Unwind With The Sweet Smell of Arabian Jasmine, Jasminum Sambac
The name Jasmine or ‘Yasmine’ is Arabic in origin meaning fragrant flower. Records of this flower can be found as far back as Persia (modern-day Iran) and is also thought to be native to the tropical regions of Western China. In South and Eastern Asian cultures, this flower is a sacred symbol of purity, nobility, eternal life, and motherhood and is often used for religious offerings and traditional marriage ceremonies even in parts of Europe.
Jasmine is a vine that has 200 known varieties some of which have little to no fragrance and can be found growing wild in most continents around the world including Australia. Throughout the centuries the sweet-floral fragrance of the Arabian Jasmine has been used for perfumes, aromatherapy candles and soothing essential oils, along with healing and skin care products for its anti-inflammatory properties. It is also high in antioxidants which makes it a particularly popular tea all around the world.
Position: The Arabian Jasmine is one of the most common varieties and is distinguishable due to its waxy texture and rosette white buds. Native to India and Southeast Asia, it is well known for its compact growth and ability to thrive in stable indoor conditions.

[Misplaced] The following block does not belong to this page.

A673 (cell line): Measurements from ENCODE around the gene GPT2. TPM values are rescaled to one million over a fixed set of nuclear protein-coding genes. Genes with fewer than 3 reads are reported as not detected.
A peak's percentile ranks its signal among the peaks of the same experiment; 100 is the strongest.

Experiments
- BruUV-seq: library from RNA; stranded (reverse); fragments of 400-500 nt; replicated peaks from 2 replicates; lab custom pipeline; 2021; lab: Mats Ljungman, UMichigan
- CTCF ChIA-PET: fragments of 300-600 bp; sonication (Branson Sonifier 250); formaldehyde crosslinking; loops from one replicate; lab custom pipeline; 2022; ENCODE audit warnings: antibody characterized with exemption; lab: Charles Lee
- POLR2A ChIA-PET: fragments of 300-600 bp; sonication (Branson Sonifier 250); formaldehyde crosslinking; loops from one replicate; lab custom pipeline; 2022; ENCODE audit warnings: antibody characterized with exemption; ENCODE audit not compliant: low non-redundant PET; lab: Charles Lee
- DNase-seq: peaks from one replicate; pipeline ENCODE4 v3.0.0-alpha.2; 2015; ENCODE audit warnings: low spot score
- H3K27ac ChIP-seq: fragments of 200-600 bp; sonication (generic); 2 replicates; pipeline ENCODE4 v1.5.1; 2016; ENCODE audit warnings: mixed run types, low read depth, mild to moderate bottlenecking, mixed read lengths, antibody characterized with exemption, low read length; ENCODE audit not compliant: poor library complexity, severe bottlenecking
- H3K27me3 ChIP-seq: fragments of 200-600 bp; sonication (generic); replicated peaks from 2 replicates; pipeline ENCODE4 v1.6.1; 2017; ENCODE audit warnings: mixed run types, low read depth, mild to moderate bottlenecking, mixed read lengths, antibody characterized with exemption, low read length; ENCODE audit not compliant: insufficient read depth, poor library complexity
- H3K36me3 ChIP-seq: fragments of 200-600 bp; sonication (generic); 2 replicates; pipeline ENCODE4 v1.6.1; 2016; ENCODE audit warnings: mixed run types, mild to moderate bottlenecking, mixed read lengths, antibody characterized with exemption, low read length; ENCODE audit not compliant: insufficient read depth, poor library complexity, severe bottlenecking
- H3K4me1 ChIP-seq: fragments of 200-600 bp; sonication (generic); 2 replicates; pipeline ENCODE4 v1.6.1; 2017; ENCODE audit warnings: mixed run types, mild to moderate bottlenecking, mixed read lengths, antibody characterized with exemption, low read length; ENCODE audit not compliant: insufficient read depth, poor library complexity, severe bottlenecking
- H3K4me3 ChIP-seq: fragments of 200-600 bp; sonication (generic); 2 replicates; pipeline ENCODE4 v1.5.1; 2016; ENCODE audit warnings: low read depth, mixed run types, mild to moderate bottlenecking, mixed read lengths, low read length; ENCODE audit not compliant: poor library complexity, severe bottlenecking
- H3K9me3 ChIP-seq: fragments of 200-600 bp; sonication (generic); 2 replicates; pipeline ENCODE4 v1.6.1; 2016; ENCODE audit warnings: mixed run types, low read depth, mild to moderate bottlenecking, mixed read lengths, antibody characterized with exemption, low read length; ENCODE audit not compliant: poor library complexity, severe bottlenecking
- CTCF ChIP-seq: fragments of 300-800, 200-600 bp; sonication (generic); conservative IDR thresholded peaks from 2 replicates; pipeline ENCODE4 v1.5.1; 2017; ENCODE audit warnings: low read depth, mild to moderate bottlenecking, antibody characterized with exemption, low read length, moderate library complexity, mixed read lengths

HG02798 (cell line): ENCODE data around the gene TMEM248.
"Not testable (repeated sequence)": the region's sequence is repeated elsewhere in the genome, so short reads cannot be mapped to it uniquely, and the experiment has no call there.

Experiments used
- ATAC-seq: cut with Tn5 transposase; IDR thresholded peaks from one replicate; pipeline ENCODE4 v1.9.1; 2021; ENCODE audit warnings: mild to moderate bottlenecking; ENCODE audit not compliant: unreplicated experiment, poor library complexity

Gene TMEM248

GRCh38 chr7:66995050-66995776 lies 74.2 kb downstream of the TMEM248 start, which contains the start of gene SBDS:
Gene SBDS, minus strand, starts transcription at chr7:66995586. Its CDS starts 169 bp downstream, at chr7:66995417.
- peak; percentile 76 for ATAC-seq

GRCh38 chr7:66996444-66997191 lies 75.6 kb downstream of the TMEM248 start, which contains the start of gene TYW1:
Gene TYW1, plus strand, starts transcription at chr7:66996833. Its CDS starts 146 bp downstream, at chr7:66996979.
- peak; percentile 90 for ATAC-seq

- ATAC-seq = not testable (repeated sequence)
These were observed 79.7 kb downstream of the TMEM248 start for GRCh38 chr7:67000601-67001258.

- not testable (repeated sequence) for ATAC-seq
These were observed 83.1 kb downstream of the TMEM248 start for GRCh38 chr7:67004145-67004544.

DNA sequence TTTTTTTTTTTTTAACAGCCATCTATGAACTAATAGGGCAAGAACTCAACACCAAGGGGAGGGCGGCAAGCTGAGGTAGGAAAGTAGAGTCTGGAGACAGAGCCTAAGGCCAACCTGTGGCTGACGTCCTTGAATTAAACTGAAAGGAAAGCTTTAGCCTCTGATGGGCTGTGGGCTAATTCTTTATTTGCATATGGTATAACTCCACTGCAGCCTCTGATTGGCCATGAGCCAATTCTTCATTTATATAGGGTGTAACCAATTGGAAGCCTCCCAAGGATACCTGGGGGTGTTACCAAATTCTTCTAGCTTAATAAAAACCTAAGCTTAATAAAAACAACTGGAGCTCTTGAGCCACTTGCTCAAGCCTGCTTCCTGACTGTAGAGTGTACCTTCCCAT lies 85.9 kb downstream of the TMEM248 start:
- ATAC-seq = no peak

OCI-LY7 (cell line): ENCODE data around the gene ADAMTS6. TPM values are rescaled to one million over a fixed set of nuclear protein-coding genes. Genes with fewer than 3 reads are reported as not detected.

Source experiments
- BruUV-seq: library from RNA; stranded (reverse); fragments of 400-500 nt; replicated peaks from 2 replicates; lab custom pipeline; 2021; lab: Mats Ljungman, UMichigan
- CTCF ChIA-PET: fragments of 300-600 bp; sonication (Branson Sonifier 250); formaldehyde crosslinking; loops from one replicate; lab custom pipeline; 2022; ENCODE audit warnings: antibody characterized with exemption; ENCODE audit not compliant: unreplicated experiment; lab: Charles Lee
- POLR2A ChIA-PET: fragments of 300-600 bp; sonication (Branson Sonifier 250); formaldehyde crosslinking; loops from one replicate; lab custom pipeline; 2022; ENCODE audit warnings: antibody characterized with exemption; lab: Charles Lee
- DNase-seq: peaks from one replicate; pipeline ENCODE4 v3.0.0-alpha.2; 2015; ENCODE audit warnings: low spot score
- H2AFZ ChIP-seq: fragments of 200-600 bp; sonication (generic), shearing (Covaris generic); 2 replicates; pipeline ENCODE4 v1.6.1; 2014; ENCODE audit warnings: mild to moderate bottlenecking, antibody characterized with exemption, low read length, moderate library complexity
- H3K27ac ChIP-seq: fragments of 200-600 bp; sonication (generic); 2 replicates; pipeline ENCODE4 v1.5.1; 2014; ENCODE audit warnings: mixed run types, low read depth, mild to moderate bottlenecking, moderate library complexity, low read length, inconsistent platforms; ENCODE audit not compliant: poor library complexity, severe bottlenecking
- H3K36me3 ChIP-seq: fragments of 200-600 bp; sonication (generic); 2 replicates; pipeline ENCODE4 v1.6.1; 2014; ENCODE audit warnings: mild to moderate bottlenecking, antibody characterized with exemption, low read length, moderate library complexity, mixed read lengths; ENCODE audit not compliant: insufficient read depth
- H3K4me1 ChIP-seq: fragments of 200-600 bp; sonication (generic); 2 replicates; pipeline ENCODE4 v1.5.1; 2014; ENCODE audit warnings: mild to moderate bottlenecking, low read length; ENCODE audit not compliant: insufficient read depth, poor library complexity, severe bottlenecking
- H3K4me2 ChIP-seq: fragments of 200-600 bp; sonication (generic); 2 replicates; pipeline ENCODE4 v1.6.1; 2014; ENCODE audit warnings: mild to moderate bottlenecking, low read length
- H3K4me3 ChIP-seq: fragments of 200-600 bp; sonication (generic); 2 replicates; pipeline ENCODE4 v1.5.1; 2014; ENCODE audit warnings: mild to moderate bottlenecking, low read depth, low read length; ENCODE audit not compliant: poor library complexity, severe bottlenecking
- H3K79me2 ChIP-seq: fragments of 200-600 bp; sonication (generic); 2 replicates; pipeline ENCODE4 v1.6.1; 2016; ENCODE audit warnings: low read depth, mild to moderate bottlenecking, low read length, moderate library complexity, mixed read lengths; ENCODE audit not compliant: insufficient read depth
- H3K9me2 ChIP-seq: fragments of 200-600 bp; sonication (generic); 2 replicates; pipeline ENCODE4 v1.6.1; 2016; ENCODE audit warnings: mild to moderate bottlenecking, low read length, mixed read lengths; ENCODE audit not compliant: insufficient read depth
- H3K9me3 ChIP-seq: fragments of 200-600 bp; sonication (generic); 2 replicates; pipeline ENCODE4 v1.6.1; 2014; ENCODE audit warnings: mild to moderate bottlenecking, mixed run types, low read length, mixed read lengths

Jasmine Plants require bright, indirect sunlight all year round to flourish indoors with partial shade during the summer season. The best place for this is near a south-facing window where it can receive a few hours of morning or afternoon sun.
Temperature: Arabian Jasmine prefers temperatures ranging between 15-29°C during the day and slightly cooler temperatures at night. However, avoid placing the plant near drafts or heating vents. This Jasmine variety naturally grows in hot, tropical environments and is susceptible to cold and frost damage which can discolour the leaves and prevent flowering.
Water: To simulate a humid environment, mist the leaves with a handheld spray bottle but only if the air feels overly dry or arid. Jasmine Plants will absorb the water they need through the roots more effectively than through the leaves.
Jasmine Plants are not drought tolerant so regular watering is essential. You should water it around once a week during warmer seasons and once a fortnight during the colder ones. However, it is recommended to check the soil with your finger before doing so.
Soil: Your jasmine plant should be potted up with premium-grade soil rich in composite and organic matter. Keep the soil loose and make sure the roots are not too densely packed.
Problems and Solutions:
Be mindful of Aphids that like to suck the nectar in the younger stems. If you come across them just wipe the stem down with a warm damp cloth or neem oil solution.
In the right conditions, your Jasmine Plant should grow very quickly, so regular pruning will help maintain the shape and size suitable for indoors. Prune after flowering to encourage bushier growth and fertilise every 2-4 weeks.
You might also enjoy this blog post on the joy of garden-to-cup tea making.